I am being sarcastic, of course, and it should be obvious that the shareholders are ordinary people like you and I who should accept a slightly lower dividend payment in the sure knowledge that they are helping to vastly improve the situation caused by polythene bags.

    And they should bring back cardboard boxes at the checkouts.

  • 24 March, 2009 at 1:36 pm

    I agree completely! I think that the hypocrisy makes the whole issue so much the worse. And I don’t see the point in using plastic; paper and cardboard are easy to use, re-use and recycle and they are incredibly biodegradeable, naturally. They should definately be used instead, and supermarkets should stop blaming us for their own greed and stupidity!

  • 27 April, 2009 at 10:49 am

    Ive been stirring it a bit at our local Tesco by asking for a cardboard box each time I visit. No joy so far. As Ive pointed,out it was the supermarkets that started the plastic bag problem, not us shoppers.

    The main reason for them all introducing plastic bags was free publicity, with the supermarket name splashed over the bag, while I walked down the road on my way home. Maybe I have a claim for all these years of displaying their name? I will take legal advice.!!
    Bring back the cardboard boxes.

  • 30 October, 2009 at 1:02 pm

    So your theory is, since they introduced the plastic bag, they should be the only ones trying to remove it? Why don’t you just not use any plastic bags instead of saying “you started it, so you deal with it”?

    Maybe the checkout kids are told to tell everyone about the plastic bag problem, not just you, the almighty cardboard box user, so that they can at least make some tokenistic effort to try and curb demand for them, even if it is through the use of guilt.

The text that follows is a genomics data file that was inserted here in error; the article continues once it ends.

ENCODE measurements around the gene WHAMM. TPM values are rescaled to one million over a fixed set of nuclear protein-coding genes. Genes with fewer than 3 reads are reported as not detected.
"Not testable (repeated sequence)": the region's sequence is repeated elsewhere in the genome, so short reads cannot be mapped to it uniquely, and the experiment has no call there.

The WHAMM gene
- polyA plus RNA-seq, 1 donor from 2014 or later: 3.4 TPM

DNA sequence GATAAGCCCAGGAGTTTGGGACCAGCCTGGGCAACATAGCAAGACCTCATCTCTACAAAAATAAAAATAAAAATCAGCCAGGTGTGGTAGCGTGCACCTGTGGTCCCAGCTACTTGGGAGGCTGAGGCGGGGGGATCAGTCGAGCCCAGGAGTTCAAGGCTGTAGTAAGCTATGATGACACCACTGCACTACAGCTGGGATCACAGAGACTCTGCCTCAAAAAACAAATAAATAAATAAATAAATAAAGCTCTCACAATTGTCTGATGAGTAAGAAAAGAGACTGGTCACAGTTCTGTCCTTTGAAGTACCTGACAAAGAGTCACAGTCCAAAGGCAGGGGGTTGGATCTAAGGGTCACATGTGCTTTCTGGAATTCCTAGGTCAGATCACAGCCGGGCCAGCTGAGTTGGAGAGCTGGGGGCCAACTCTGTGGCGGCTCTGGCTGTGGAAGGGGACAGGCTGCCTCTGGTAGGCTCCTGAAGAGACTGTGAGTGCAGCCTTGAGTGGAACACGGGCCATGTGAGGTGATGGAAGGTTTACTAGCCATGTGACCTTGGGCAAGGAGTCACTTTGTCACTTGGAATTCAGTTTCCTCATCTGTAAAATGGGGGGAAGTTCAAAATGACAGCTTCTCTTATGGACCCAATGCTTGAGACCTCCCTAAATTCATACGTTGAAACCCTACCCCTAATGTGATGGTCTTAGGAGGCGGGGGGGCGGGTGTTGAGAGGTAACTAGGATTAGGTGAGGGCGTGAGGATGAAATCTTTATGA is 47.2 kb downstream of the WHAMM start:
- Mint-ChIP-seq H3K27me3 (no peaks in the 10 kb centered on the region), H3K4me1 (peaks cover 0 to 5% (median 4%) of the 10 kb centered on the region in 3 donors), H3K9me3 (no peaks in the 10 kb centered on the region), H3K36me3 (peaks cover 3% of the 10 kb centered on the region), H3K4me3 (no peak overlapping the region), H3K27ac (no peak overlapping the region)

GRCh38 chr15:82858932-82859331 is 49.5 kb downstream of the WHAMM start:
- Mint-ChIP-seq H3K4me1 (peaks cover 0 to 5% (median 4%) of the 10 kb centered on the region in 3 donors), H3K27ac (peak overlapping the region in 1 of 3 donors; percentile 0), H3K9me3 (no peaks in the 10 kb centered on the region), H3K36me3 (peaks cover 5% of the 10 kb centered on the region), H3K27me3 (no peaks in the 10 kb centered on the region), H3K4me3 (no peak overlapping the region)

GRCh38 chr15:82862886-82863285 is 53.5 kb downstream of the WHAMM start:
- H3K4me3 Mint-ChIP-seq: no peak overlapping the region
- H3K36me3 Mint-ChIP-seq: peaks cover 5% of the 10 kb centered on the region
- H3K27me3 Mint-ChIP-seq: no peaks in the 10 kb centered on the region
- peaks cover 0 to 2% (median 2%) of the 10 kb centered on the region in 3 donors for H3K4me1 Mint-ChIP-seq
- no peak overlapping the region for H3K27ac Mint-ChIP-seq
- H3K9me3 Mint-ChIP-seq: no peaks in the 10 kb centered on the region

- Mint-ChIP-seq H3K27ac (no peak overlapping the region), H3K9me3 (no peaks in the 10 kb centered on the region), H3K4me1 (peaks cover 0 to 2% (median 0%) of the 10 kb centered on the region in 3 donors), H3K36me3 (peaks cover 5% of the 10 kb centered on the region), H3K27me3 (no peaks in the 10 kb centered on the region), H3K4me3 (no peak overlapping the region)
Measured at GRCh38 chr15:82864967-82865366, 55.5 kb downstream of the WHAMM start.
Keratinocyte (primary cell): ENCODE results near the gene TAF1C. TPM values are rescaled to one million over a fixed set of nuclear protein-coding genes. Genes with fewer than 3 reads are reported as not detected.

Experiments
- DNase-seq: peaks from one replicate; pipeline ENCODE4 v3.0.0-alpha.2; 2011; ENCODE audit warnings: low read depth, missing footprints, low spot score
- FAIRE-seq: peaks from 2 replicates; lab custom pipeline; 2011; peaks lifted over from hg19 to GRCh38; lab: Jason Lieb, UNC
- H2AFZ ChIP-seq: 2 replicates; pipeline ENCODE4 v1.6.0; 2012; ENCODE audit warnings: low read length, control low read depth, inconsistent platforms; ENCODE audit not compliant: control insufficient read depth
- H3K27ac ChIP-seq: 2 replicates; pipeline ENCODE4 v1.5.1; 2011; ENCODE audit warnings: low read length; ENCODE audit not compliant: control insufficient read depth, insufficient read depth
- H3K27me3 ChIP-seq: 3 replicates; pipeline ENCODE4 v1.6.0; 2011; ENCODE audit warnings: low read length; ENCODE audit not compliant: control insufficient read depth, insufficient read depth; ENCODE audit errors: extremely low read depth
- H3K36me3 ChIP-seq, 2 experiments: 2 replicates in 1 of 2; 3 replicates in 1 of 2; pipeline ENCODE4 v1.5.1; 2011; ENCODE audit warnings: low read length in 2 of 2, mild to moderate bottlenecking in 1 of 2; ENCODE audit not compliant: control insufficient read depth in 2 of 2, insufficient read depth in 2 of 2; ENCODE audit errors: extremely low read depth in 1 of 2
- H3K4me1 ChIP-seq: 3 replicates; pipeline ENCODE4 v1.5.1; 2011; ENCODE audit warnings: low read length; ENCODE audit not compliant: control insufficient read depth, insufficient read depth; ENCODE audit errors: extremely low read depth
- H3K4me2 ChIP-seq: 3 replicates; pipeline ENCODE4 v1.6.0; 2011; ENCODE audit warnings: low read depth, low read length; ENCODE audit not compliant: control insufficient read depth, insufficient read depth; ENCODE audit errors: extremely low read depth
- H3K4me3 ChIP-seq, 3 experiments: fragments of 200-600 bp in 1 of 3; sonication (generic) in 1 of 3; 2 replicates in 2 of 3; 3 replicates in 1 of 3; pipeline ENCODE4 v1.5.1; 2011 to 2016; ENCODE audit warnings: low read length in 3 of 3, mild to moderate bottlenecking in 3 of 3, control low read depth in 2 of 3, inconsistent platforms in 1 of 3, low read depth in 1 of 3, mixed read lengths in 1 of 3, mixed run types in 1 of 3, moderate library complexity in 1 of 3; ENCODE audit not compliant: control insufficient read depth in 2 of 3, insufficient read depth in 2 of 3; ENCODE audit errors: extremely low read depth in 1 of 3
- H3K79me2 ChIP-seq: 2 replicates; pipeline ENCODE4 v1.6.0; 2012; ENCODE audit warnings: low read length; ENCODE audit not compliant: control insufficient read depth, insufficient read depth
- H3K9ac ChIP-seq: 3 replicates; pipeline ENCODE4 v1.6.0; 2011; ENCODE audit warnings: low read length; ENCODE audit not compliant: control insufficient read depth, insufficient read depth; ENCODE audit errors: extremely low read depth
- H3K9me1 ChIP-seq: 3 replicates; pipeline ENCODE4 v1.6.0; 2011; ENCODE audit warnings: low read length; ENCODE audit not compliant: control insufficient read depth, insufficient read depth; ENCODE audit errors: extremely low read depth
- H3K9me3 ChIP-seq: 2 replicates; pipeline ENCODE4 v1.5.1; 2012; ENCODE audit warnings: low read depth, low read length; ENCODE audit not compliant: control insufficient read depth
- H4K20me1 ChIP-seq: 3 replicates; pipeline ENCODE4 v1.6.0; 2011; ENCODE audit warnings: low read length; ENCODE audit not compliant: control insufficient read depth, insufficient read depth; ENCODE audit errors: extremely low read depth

I’ve always thought they should start charging for the bags like in Europe. It’s not just the supermarket to blame, it’s the family of five going in and using 20 plastic bags to transport the shopping to the car.

    People seem to want to stop climate change, but they’re expecting someone else to do it for them. Maybe next time just buy less things?

  • 30 October, 2009 at 11:15 pm

    Ellie, Jim – keep up the very good work. We all need to reduce the amount of plastic we use and asking for boxes is a brilliant idea! I don’t want a plastic bag, plastic cartons, plastic drinks bottles, plastic anything unless I absolutely have to have it. As has been pointed out, we rarely get to influence any of this, but by objecting and making a fuss I think we can make a bit of an impact!

  • 30 October, 2009 at 11:15 pm

    No Tibor – you’ve missed the point!

    My theory is far worse than to get the supermarket to do it all. My theory is that the supermarket have shaped consumer habits for the last thirty years, introduced the plastic bag as part of that, moved us all into a dependency culture and then require US to now pay more money for reducing the problem THEY started.